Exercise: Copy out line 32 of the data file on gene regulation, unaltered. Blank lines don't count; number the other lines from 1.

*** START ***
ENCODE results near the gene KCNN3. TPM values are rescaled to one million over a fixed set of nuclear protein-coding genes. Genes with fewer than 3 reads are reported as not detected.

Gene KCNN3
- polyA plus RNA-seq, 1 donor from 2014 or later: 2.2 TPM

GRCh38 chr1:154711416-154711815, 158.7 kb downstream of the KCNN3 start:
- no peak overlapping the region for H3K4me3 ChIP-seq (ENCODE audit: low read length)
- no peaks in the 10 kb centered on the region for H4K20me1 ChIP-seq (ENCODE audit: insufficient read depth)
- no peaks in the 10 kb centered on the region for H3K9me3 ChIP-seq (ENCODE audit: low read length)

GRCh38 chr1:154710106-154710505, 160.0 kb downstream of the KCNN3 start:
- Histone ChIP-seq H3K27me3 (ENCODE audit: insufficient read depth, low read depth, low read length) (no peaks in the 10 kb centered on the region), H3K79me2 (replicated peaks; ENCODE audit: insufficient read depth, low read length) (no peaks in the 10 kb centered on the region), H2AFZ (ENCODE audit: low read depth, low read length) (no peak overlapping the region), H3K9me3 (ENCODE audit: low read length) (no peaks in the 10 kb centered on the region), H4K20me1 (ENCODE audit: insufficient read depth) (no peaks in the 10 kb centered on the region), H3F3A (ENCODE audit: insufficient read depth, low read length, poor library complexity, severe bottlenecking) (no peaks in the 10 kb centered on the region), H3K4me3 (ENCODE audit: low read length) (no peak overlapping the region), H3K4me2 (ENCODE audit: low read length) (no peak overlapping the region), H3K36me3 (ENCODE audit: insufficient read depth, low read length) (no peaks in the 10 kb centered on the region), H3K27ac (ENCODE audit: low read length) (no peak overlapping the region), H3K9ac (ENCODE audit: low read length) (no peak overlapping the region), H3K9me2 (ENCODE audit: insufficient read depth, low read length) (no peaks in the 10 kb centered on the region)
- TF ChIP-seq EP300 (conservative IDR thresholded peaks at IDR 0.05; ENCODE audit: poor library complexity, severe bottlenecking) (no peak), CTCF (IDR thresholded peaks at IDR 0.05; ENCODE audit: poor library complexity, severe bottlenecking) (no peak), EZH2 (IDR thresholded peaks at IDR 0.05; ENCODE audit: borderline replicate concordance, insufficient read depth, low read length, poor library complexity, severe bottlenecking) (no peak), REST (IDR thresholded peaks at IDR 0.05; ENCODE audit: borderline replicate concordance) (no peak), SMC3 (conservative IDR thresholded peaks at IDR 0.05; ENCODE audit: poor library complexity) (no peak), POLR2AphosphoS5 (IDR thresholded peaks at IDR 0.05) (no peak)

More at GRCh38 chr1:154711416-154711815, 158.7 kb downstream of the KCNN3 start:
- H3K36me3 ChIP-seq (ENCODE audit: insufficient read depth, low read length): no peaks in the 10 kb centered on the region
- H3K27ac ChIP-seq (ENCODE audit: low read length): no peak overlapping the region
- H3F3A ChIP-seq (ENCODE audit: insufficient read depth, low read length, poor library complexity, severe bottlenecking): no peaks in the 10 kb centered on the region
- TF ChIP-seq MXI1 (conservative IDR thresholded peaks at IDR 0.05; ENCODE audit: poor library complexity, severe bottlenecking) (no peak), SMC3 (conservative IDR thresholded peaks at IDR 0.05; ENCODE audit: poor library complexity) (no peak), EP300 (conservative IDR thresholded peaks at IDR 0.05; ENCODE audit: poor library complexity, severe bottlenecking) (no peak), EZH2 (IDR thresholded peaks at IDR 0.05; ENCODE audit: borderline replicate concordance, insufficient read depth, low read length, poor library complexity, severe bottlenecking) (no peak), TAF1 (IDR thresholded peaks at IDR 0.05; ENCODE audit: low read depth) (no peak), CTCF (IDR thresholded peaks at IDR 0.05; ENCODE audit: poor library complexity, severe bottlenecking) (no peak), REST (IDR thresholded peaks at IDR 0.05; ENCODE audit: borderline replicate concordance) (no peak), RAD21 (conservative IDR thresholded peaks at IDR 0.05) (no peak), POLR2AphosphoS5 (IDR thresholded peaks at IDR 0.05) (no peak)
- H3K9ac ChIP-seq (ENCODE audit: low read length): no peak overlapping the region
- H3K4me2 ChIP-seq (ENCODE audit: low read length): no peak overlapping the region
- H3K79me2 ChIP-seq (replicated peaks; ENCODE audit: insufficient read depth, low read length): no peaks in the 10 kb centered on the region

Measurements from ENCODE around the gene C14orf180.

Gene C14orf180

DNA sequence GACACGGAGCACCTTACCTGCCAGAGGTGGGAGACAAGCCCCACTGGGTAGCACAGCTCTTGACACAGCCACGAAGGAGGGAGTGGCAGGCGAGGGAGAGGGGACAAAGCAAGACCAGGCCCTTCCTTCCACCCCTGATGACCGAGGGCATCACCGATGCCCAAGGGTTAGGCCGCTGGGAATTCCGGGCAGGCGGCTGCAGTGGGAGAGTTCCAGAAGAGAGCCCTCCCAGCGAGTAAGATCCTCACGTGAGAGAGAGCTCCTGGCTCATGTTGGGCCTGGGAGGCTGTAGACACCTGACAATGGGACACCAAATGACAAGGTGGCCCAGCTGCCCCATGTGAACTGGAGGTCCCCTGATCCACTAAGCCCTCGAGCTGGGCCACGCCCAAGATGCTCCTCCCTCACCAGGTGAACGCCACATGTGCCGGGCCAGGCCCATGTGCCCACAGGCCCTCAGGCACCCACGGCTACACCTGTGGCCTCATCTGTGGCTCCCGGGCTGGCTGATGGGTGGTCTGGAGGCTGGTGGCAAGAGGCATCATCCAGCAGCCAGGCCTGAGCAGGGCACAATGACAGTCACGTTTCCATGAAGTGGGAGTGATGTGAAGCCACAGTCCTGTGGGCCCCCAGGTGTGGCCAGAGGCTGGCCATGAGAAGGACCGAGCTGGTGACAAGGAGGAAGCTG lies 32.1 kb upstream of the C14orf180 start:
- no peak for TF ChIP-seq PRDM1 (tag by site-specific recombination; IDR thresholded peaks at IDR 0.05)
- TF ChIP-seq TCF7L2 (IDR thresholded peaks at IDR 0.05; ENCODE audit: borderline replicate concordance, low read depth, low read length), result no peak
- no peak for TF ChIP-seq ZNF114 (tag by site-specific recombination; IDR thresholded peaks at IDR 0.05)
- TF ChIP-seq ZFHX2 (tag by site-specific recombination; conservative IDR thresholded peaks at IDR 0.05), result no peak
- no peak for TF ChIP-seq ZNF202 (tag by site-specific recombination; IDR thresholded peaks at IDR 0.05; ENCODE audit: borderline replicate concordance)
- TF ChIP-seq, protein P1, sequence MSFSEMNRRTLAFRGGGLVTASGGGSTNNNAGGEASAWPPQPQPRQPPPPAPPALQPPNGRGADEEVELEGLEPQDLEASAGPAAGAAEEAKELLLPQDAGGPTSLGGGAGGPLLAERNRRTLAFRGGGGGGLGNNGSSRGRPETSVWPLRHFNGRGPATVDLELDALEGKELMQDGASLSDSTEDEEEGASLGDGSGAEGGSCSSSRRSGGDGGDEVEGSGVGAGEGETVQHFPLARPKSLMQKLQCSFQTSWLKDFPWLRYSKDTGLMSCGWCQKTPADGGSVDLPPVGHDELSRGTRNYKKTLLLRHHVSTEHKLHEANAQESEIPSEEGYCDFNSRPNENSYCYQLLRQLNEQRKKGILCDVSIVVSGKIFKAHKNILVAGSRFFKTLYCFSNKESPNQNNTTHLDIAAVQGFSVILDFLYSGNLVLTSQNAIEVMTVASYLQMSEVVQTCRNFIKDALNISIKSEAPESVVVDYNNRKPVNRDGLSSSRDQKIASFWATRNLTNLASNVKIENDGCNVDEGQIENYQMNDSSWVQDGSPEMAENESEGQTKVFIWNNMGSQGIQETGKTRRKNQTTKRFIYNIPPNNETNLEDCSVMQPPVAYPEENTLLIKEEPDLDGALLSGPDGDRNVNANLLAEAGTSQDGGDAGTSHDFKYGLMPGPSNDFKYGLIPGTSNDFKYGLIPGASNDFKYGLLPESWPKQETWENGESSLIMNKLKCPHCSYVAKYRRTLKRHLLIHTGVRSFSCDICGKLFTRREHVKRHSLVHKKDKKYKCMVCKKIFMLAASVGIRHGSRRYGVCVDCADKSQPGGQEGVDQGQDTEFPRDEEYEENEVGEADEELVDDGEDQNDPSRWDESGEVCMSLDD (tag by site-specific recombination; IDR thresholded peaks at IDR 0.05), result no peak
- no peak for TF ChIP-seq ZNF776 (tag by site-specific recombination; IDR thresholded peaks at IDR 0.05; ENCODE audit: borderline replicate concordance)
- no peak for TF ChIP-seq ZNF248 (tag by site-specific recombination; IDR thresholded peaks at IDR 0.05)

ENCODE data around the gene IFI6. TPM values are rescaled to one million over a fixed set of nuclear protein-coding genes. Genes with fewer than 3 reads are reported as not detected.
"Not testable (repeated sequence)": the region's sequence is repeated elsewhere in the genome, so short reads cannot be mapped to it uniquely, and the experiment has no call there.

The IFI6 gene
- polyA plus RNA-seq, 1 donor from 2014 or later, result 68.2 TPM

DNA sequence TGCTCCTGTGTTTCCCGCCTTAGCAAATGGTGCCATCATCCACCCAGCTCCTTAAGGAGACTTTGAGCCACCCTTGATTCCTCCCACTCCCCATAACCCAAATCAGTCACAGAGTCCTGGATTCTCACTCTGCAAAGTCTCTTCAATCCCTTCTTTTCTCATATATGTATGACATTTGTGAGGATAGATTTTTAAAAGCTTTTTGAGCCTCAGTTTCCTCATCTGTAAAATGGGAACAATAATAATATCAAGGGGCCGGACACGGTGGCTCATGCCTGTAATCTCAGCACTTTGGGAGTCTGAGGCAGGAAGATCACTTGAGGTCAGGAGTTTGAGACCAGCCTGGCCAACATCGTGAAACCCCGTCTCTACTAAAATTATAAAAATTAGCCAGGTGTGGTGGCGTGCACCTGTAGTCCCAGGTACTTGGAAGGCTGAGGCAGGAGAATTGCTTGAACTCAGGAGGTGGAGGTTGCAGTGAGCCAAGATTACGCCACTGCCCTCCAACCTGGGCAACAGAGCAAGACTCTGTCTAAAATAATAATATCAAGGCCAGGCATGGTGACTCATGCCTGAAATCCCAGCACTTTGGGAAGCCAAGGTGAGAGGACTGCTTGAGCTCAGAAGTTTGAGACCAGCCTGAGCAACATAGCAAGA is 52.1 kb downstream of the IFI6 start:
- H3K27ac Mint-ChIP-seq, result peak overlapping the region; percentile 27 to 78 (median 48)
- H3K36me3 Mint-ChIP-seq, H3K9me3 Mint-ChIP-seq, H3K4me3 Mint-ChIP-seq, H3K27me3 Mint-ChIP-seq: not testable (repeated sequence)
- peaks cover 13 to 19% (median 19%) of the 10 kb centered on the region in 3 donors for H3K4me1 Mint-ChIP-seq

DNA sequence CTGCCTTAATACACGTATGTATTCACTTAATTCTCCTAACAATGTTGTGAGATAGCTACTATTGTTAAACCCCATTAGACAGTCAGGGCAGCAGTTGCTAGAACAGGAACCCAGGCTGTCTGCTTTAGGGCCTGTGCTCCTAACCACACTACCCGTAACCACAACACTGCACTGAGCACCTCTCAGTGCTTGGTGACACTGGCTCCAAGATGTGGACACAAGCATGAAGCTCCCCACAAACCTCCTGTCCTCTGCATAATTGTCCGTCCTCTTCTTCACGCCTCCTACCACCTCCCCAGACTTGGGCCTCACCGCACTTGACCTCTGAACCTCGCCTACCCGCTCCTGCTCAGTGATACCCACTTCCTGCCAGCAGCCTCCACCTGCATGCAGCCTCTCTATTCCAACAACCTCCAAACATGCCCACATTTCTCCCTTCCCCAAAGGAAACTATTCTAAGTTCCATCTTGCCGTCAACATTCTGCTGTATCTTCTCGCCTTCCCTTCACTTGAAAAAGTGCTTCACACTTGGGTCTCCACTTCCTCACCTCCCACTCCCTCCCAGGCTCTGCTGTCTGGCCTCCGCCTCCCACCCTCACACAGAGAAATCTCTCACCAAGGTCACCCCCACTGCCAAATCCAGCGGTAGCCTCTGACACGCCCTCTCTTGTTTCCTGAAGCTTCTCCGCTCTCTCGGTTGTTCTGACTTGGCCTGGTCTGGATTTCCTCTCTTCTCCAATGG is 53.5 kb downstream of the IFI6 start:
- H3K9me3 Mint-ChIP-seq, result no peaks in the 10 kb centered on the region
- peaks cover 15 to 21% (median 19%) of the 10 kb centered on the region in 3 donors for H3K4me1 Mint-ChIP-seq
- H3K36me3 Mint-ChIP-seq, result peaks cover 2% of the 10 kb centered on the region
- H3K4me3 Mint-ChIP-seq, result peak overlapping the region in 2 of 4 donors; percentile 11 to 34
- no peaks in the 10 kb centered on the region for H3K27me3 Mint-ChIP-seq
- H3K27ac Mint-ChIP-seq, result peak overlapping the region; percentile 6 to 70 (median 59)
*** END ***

The IFI6 gene